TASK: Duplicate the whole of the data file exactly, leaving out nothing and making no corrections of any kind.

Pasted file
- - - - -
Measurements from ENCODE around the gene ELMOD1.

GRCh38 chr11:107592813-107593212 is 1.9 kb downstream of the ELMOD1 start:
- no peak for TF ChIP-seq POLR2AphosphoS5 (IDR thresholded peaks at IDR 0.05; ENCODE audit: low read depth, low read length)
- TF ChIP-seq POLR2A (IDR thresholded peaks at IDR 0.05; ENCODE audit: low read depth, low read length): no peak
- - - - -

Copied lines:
Measurements from ENCODE around the gene ELMOD1.

GRCh38 chr11:107592813-107593212 is 1.9 kb downstream of the ELMOD1 start:
- no peak for TF ChIP-seq POLR2AphosphoS5 (IDR thresholded peaks at IDR 0.05; ENCODE audit: low read depth, low read length)
- TF ChIP-seq POLR2A (IDR thresholded peaks at IDR 0.05; ENCODE audit: low read depth, low read length): no peak